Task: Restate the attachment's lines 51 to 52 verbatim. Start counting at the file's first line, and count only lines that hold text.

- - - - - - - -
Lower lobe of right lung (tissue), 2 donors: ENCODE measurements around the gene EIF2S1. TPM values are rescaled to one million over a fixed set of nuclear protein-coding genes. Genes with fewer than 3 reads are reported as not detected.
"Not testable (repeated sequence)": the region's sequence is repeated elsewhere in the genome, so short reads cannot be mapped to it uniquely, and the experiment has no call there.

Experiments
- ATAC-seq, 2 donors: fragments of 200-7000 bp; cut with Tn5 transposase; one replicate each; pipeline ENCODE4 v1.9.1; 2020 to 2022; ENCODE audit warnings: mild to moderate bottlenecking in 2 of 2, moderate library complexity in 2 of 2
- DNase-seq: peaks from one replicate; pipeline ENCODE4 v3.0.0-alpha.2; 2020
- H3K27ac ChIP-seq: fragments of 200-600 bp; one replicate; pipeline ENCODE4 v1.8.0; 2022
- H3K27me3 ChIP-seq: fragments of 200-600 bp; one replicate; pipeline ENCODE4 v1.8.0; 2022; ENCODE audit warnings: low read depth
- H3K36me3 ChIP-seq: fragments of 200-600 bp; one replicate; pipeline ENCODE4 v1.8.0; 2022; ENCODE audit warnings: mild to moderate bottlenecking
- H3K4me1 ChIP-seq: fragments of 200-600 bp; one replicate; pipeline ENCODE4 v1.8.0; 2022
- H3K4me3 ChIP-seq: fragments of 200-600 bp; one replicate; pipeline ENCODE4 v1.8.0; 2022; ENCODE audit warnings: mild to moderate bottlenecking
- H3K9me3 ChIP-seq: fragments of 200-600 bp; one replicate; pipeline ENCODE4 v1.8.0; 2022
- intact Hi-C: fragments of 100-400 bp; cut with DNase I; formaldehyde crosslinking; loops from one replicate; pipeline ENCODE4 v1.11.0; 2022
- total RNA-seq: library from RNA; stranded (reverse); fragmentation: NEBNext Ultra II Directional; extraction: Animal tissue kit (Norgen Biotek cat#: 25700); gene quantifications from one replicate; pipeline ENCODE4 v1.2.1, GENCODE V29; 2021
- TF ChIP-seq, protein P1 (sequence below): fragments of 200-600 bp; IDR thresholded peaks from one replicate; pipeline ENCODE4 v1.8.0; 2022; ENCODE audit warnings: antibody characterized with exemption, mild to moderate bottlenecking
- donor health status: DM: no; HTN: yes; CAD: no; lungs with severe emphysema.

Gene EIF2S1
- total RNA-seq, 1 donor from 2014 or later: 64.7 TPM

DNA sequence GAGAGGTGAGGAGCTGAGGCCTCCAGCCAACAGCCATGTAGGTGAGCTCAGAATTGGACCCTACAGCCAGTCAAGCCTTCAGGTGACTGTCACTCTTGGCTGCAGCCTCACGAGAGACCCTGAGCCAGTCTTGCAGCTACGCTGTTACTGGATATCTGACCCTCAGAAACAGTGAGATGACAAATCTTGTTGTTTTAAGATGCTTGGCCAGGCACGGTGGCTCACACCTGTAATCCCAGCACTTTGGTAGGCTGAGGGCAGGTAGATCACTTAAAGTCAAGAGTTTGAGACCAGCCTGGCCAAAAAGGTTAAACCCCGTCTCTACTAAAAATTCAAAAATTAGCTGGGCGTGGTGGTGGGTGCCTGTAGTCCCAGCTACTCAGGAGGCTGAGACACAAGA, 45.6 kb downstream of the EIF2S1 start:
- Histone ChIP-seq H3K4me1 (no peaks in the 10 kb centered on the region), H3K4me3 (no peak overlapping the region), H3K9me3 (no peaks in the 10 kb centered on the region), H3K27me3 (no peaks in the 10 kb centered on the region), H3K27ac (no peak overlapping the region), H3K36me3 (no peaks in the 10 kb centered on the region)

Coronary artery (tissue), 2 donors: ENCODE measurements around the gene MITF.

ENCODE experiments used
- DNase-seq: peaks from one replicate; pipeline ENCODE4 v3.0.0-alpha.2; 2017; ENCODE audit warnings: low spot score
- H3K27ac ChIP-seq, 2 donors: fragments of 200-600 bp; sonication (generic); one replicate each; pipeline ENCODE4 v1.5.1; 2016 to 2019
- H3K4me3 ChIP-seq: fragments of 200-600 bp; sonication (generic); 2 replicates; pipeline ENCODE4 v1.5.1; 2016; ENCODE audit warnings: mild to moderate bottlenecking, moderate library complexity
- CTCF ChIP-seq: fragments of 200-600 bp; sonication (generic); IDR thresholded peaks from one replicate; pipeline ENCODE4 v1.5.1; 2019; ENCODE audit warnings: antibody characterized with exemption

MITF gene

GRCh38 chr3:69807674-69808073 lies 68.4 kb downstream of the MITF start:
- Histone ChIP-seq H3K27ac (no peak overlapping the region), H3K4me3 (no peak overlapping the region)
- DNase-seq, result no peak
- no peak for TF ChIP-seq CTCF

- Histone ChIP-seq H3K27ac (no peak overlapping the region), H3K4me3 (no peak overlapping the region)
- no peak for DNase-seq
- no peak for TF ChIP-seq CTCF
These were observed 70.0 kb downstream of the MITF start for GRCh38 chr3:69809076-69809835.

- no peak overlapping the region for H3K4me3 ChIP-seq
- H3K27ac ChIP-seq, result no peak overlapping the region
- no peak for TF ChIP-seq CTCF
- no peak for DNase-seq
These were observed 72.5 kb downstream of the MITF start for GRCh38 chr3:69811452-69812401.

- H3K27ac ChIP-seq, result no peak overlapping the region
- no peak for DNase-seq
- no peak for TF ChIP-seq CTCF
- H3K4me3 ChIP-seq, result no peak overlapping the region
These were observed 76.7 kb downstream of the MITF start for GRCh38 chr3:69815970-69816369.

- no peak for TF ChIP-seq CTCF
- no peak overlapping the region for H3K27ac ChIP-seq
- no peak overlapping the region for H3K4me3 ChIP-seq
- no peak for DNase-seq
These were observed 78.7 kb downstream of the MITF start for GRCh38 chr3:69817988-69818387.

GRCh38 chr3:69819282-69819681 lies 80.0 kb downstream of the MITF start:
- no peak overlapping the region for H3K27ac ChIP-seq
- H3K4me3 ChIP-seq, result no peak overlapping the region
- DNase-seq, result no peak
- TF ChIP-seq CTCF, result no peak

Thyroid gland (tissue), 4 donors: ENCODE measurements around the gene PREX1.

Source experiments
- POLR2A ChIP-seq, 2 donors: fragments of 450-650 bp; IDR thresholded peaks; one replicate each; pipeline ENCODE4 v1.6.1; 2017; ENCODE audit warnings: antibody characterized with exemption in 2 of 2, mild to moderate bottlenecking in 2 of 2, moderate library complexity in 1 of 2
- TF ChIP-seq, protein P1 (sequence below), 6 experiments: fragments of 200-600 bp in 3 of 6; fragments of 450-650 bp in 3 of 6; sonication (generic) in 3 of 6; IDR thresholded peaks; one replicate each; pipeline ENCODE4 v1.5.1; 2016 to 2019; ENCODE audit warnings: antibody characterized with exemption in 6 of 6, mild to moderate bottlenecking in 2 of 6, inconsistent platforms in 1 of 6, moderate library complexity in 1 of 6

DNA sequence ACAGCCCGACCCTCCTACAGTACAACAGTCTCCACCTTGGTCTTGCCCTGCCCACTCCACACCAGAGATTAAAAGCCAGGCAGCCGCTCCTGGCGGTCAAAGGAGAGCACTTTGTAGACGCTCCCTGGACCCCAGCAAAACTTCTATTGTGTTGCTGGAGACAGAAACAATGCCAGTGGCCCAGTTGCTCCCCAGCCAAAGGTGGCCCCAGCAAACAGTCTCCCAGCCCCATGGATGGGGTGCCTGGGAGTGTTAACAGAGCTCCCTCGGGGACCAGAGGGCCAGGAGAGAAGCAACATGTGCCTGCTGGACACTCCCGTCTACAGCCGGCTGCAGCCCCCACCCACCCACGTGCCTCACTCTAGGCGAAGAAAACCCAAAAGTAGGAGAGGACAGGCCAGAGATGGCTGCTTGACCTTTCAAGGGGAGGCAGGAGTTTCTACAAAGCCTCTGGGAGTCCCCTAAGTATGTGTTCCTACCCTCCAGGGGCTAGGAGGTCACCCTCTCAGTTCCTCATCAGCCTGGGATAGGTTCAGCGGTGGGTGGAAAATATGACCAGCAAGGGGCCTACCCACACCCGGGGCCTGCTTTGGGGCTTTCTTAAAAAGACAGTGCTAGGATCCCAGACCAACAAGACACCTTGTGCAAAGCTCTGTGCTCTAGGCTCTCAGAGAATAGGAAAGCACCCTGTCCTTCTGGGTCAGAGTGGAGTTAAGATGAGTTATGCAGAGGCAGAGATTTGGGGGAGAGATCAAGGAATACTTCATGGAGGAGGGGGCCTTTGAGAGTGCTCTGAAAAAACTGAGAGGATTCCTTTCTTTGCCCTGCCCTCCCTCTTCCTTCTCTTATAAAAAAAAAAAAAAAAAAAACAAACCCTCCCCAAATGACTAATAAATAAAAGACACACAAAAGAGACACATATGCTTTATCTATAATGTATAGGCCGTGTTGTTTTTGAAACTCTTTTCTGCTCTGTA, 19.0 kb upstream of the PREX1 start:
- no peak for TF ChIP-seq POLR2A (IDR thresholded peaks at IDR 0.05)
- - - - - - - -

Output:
- no peak overlapping the region for H3K27ac ChIP-seq
- H3K4me3 ChIP-seq, result no peak overlapping the region